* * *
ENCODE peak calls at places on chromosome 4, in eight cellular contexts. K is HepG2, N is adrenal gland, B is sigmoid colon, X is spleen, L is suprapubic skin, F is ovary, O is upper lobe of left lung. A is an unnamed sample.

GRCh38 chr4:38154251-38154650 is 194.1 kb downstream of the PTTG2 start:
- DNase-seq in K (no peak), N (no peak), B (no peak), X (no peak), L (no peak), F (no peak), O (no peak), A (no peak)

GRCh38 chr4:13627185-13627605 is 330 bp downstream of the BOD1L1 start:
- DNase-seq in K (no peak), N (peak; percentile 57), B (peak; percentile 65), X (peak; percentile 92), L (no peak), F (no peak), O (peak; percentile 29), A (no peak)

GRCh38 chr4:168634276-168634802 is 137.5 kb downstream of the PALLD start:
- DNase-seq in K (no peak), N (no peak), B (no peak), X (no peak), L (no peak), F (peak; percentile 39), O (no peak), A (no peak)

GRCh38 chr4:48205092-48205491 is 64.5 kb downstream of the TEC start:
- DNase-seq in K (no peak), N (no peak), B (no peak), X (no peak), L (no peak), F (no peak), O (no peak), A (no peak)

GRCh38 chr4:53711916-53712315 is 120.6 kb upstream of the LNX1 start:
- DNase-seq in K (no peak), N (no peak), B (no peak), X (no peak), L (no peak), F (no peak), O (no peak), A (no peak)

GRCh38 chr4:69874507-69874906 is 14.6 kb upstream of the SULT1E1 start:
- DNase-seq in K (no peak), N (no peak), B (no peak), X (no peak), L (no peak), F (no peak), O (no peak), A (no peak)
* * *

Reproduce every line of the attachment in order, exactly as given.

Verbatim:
ENCODE peak calls at places on chromosome 4, in eight cellular contexts. K is HepG2, N is adrenal gland, B is sigmoid colon, X is spleen, L is suprapubic skin, F is ovary, O is upper lobe of left lung. A is an unnamed sample.

GRCh38 chr4:38154251-38154650 is 194.1 kb downstream of the PTTG2 start:
- DNase-seq in K (no peak), N (no peak), B (no peak), X (no peak), L (no peak), F (no peak), O (no peak), A (no peak)

GRCh38 chr4:13627185-13627605 is 330 bp downstream of the BOD1L1 start:
- DNase-seq in K (no peak), N (peak; percentile 57), B (peak; percentile 65), X (peak; percentile 92), L (no peak), F (no peak), O (peak; percentile 29), A (no peak)

GRCh38 chr4:168634276-168634802 is 137.5 kb downstream of the PALLD start:
- DNase-seq in K (no peak), N (no peak), B (no peak), X (no peak), L (no peak), F (peak; percentile 39), O (no peak), A (no peak)

GRCh38 chr4:48205092-48205491 is 64.5 kb downstream of the TEC start:
- DNase-seq in K (no peak), N (no peak), B (no peak), X (no peak), L (no peak), F (no peak), O (no peak), A (no peak)

GRCh38 chr4:53711916-53712315 is 120.6 kb upstream of the LNX1 start:
- DNase-seq in K (no peak), N (no peak), B (no peak), X (no peak), L (no peak), F (no peak), O (no peak), A (no peak)

GRCh38 chr4:69874507-69874906 is 14.6 kb upstream of the SULT1E1 start:
- DNase-seq in K (no peak), N (no peak), B (no peak), X (no peak), L (no peak), F (no peak), O (no peak), A (no peak)